Opinions and concerns of pharmacy owners and employees now more divergent than ever before
There is now a wider gulf in the views of pharmacy owners and employee pharmacists than there has ever been, if the 2017 UTS Pharmacy Barometer is any guide.
The seventh iteration of the annual survey of the views of community pharmacists shows an increasing split between owners and employees on most issues.
Overall, confidence among respondents was up 5% from the 2016 survey (to the highest level in the seven years of the barometer). However there was a sharp divide within the profession, with owners’ confidence up from 5.5 to 5.9 out of 10 while employee pharmacists’ confidence was down from 5.29 to 5.13 out of 10.
Only 7% of employee pharmacists expressed optimism in the future viability of community-based pharmacy, compared to 15% of owners and owner managers. In contrast, 20% of employees expressed pessimism, compared to 12% of owners.
In almost all other measures, there was the same split in opinion between these groups. Owners and owner managers had the greatest level of confidence in the economic impact of the 6CPA. The latter group also had less optimism in the 6CPA on a professional level.
One of the most significant divides was in the answers to the question ‘How well prepared are you to deal with an OTC codeine abuser?’ While 56% of owners said they were prepared for this, only 43% of employed pharmacists agreed with this.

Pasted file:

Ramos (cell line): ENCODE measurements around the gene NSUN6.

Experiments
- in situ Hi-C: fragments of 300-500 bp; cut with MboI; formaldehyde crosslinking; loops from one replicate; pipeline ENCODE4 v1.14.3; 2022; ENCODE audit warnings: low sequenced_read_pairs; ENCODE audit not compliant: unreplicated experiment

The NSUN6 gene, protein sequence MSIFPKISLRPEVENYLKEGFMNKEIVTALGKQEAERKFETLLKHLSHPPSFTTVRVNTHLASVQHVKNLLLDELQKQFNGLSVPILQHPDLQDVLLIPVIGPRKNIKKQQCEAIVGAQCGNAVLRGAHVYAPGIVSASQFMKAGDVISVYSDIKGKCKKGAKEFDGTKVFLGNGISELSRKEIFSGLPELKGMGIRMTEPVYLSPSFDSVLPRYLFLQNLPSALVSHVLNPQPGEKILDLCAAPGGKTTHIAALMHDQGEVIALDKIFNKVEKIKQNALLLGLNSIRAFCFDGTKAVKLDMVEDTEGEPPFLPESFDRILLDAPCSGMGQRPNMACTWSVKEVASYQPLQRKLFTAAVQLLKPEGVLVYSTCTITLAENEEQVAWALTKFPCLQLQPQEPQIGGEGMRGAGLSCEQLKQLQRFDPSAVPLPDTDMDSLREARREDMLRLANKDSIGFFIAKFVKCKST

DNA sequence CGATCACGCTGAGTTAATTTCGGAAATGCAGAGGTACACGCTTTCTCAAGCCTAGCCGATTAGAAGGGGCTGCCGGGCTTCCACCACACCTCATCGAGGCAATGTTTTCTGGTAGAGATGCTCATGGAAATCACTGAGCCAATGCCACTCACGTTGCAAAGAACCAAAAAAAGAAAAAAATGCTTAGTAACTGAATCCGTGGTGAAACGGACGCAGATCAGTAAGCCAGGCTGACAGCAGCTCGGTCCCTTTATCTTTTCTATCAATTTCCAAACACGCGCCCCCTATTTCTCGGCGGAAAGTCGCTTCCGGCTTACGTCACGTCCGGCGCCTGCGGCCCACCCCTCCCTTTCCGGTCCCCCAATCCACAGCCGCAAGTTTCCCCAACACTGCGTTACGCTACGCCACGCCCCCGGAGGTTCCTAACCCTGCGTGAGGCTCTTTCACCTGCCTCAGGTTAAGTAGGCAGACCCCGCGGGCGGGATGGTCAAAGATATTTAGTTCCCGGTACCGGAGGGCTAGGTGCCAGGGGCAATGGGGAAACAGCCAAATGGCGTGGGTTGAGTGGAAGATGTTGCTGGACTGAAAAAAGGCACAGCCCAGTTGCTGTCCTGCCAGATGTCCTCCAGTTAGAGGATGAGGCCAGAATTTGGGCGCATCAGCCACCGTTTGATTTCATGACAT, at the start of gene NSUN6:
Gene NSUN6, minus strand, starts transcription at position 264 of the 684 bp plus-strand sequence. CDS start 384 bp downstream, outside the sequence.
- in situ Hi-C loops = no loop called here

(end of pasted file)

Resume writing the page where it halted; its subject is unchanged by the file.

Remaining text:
The opinion gap was even reflected in views on the impact of Primary Health Care Networks on pharmacy – with employed pharmacists more likely to foresee professional and economic impact.
“The difference in levels of satisfaction between different types of pharmacist create a challenge for the profession,” said Professor Shalom (Charlie) Benrimoj, Professor of Pharmacy Practice and head of the UTS Graduate School of Health.
“How can the profession move forward when we employ people who feel terrible about the job they are doing in many cases? They’re not happy with the relatively poor wages. And owners are then expecting them to offer professional services on top of everything else.”
“2016 was the first year we noticed this split between owners and employees, and its got worse in 2017, not better,” Professor Benrimoj said.
Former PSA national president, Warwick Plunkett said, “owners and managers are happy obtaining more funding for the older CPA remunerated services while employees remain disappointed that their professional and remuneration opportunities have again been ignored.”